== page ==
Given 200 cards where each card has a unique number from 1 to 200.

We randomly pick 30 cards (the order we pick them matters). What is the probability the unique numbers of the cards we pick are in ascending order?

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    $\begingroup$ There are $30!$ possible orders and all are equally likely....so $\frac 1{30!}$ (not a very large number). $\endgroup$ – lulu Apr 6 '16 at 21:22
  • $\begingroup$ @lulu: can you please explain why? Why we don't use the 200 anywhere? $\endgroup$ – MATH000 Apr 6 '16 at 21:24
  • $\begingroup$ The $200$ is a red herring. When you say you randomly choose cards I interpret that to mean that every (ordered) set is equally likely. That is to say $\{1,2,3\}$ is exactly as likely as $\{3,2,1\}$. $\endgroup$ – lulu Apr 6 '16 at 21:29
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    $\begingroup$ If you want to proceed by force: the probability that the least card is in slot $1$ is $\frac 1{30}$. The probability that the second smallest card is in slot $2$ (given that we know it isn't in slot $1$) is $\frac 1{29}$. And so on. $\endgroup$ – lulu Apr 6 '16 at 21:31
  • $\begingroup$ @lulu: thank you very much of your help! {1,2,3} is not the same as {3,2,1} that's why i said order matters. $\endgroup$ – MATH000 Apr 6 '16 at 21:33

Just to elaborate on the comments, I'll give two different arguments. The first, based purely on symmetry, and the second based on counting.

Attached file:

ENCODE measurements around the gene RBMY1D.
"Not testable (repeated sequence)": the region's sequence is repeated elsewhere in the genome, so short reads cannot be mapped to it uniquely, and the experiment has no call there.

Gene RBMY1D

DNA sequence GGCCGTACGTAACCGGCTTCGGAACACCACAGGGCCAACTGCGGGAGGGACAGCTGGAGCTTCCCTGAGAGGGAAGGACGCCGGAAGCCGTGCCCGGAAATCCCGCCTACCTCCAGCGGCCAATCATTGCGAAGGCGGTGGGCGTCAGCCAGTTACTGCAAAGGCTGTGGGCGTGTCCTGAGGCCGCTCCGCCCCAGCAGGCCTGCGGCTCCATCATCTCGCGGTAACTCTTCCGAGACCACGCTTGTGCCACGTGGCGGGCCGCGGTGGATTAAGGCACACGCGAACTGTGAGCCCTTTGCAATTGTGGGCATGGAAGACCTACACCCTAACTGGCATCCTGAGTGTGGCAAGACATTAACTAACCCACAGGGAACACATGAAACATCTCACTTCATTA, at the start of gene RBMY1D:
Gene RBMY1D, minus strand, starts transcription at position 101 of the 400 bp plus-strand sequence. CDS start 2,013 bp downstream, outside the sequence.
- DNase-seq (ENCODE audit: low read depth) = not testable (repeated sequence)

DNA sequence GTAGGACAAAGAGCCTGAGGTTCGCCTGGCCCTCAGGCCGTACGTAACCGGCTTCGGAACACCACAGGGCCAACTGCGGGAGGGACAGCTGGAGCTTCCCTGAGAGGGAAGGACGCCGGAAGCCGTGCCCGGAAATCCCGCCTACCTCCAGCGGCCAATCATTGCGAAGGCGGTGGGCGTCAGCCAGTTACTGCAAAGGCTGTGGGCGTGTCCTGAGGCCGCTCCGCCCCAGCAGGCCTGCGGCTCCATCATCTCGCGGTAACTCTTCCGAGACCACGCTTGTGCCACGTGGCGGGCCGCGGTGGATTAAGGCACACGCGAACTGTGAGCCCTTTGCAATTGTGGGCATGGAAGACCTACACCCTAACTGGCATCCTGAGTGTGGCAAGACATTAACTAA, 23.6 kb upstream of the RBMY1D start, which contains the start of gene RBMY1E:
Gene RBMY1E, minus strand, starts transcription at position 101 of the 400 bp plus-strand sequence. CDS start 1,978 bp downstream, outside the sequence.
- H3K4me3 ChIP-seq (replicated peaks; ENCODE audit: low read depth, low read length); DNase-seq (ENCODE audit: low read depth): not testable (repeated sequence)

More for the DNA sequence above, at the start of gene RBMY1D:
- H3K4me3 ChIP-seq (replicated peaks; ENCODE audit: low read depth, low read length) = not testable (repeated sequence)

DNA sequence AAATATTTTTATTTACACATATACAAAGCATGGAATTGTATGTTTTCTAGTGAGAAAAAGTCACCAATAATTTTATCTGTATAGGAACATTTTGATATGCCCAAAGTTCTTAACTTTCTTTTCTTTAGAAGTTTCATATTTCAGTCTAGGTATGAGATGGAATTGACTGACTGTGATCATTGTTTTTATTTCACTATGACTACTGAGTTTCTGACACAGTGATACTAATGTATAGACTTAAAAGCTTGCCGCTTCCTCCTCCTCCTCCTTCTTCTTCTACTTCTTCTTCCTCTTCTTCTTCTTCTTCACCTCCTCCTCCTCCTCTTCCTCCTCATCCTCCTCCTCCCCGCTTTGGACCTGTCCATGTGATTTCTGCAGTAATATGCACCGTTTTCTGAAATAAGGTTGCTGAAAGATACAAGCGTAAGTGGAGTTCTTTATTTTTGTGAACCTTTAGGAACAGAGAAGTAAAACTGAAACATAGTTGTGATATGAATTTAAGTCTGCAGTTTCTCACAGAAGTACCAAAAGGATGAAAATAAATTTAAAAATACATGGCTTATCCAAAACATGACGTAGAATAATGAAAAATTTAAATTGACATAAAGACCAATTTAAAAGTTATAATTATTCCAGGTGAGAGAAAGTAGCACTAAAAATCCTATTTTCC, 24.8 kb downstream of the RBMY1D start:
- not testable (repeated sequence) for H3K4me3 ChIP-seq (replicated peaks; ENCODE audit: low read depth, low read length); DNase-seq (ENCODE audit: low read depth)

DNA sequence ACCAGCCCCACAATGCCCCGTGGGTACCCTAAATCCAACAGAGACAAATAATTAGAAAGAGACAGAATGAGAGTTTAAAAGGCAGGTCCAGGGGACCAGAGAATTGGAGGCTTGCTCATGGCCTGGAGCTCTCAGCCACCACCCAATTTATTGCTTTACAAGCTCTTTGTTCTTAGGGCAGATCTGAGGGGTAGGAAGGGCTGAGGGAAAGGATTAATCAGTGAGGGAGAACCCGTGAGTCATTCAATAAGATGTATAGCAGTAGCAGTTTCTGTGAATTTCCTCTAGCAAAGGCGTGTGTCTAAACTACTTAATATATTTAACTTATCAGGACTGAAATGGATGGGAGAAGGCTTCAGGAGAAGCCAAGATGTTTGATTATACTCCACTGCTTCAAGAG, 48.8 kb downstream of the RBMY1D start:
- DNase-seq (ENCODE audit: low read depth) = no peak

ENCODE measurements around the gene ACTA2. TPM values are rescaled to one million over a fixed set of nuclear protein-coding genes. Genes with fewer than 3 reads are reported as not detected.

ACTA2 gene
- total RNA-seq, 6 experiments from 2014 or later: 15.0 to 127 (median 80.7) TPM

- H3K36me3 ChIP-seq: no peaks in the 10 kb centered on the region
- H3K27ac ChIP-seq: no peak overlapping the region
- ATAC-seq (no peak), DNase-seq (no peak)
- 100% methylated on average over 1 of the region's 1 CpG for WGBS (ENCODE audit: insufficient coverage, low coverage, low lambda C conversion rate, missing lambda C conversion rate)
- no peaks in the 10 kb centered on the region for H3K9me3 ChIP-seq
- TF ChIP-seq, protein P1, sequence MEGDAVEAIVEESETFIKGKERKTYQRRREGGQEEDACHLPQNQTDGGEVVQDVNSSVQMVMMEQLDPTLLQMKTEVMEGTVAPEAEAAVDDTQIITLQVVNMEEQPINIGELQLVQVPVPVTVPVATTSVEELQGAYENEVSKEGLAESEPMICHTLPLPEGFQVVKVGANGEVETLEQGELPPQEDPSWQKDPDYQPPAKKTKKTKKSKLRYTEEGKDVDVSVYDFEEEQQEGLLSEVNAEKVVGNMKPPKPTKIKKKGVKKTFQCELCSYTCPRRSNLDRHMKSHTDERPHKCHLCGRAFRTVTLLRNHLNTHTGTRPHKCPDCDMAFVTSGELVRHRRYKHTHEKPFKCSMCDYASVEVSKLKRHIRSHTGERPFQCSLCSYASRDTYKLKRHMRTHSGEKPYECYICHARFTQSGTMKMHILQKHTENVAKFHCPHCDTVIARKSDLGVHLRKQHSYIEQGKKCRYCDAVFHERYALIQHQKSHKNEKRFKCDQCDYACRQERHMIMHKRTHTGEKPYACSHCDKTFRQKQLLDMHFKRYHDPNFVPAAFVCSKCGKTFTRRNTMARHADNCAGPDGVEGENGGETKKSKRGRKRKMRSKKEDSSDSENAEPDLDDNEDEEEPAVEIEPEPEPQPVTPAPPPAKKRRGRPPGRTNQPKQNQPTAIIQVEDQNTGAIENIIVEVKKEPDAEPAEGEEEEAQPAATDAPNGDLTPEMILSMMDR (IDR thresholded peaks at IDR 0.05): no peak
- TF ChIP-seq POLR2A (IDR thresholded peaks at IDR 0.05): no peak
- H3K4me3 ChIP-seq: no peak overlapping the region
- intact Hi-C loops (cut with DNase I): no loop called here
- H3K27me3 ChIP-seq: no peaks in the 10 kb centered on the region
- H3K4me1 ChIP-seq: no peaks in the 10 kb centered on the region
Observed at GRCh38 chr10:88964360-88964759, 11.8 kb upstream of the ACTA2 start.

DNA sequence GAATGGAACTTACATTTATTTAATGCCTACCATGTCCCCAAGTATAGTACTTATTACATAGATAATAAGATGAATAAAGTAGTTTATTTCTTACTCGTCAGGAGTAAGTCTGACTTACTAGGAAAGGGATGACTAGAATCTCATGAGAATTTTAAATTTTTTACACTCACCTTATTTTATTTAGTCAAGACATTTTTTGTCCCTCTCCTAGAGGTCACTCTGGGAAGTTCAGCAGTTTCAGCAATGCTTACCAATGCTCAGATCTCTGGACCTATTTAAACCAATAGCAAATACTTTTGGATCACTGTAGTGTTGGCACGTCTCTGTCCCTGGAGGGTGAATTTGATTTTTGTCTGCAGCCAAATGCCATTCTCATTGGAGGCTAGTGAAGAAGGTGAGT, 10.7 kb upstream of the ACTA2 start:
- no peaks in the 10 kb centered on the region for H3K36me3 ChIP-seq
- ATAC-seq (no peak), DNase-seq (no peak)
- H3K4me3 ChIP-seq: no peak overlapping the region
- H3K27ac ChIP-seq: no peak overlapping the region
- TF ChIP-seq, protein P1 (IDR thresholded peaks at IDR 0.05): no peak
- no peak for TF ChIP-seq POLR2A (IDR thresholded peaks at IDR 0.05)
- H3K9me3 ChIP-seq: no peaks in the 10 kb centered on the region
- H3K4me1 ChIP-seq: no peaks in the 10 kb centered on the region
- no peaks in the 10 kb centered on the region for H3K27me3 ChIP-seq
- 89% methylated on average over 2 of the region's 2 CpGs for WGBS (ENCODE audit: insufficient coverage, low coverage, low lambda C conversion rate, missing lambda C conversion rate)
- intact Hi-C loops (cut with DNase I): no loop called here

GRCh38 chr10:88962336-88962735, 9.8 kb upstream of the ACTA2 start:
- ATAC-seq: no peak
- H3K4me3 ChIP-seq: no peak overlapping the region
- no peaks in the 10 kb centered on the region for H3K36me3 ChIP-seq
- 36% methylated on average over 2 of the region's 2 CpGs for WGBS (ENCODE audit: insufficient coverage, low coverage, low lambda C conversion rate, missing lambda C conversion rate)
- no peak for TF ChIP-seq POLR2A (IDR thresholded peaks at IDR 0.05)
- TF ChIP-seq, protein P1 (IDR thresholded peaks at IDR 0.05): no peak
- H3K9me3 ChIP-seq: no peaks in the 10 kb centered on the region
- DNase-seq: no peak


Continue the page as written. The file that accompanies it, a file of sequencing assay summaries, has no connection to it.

I. One way to get a uniform distribution is to select an unordered subset (with $30$ elements) and then choose a random permutation of it. Here, we don't care which unordered subset we choose and we only want one of the $30!$ permutations. As the permutations are equally probable, the answer is $ {\frac 1{30!}}$.

II. First we count the number of ordered subsets. As noted in the posted solution of @Hamid there are $$\frac {200!}{(200-30)!}$$

How many are in ascending order? Well as any unordered subset can be put in ascending order in exactly one way there are $$\binom {200}{30}=\frac {200!}{(30!)\times (200-30)!}$$ Hence the probability is the ratio $$\frac {200!}{(30!)\times (200-30)!}\times \frac {(200-30)!}{200!}=\frac 1{30!}$$


This answer is for the case when cards are required to be "consecutive", not in "ascending order"

The total number of possibilities is $$ \frac{200!}{(200-30)!} $$ The possible number of ordered choices is $200-30+1 = 171$$^*$. So the probability should be $$ \frac{200-30+1}{\frac{200!}{(200-30)!}} $$

$^*$ This comes from $1\to 30$, $2\to 31$, $\cdots$, $171\to200$.

Example: let it $4$ and $2$, your choices are $12,13,14,21,23,24,31,32, 34, 41,42,43$. What you are looking for are $12,23,34$. So the probability is $$ \frac{4-1+2}{\frac{4!}{(4-2)!}}=\frac{3}{12} $$

  • $\begingroup$ The OP specified "ascending order" not "consecutive". $\endgroup$ – lulu Apr 6 '16 at 22:36
  • $\begingroup$ Oh, I see! Thanks for the comment, I will just leave it and make a note about this. $\endgroup$ – user164550 Apr 6 '16 at 22:42
  • $\begingroup$ So you are right, it is $\frac{1}{30!}$ $\endgroup$ – user164550 Apr 6 '16 at 23:05

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